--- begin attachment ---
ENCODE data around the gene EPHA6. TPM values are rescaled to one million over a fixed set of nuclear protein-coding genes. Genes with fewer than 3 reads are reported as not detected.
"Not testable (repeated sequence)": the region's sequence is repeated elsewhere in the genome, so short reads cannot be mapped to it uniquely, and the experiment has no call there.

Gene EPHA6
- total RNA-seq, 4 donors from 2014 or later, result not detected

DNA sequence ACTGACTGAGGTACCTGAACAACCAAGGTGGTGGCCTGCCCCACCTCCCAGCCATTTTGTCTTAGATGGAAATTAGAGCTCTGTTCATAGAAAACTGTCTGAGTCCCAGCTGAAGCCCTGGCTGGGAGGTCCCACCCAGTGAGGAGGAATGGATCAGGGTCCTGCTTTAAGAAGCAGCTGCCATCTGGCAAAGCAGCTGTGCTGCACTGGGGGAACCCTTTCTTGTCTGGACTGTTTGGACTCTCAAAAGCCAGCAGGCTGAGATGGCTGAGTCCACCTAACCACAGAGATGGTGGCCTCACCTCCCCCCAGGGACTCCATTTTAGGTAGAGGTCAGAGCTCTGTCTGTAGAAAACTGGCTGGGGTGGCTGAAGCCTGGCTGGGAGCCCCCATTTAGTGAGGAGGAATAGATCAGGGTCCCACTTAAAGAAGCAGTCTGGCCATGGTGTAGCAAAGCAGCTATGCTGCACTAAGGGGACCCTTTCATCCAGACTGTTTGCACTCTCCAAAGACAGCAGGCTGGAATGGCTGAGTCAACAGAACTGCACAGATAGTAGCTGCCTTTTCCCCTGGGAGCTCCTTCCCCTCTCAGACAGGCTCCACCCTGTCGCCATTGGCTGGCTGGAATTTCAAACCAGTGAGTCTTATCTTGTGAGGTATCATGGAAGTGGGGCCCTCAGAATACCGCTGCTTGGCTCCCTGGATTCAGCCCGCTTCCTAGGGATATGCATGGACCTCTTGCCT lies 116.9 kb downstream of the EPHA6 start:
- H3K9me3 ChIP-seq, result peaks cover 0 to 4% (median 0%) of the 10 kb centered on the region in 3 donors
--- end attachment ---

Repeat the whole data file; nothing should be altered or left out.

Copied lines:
ENCODE data around the gene EPHA6. TPM values are rescaled to one million over a fixed set of nuclear protein-coding genes. Genes with fewer than 3 reads are reported as not detected.
"Not testable (repeated sequence)": the region's sequence is repeated elsewhere in the genome, so short reads cannot be mapped to it uniquely, and the experiment has no call there.

Gene EPHA6
- total RNA-seq, 4 donors from 2014 or later, result not detected

DNA sequence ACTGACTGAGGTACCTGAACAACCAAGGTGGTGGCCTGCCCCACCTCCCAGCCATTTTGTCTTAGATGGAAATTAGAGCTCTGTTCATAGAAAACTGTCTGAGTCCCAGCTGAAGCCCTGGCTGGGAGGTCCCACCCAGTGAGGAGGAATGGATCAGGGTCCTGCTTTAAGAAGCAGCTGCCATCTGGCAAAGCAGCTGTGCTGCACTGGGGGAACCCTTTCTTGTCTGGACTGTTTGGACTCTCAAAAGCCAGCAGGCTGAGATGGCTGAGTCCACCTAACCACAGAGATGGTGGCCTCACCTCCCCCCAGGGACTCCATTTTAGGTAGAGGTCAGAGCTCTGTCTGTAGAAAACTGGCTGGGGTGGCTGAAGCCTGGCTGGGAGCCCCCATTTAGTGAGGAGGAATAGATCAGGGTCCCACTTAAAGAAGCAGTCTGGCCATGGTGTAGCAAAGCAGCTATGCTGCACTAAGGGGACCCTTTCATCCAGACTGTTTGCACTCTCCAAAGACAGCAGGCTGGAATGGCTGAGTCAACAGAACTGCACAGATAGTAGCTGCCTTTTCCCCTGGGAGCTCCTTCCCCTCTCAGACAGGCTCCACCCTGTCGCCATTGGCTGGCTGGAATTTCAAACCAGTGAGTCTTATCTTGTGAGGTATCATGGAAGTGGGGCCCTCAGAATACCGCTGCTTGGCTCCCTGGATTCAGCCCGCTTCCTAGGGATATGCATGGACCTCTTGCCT lies 116.9 kb downstream of the EPHA6 start:
- H3K9me3 ChIP-seq, result peaks cover 0 to 4% (median 0%) of the 10 kb centered on the region in 3 donors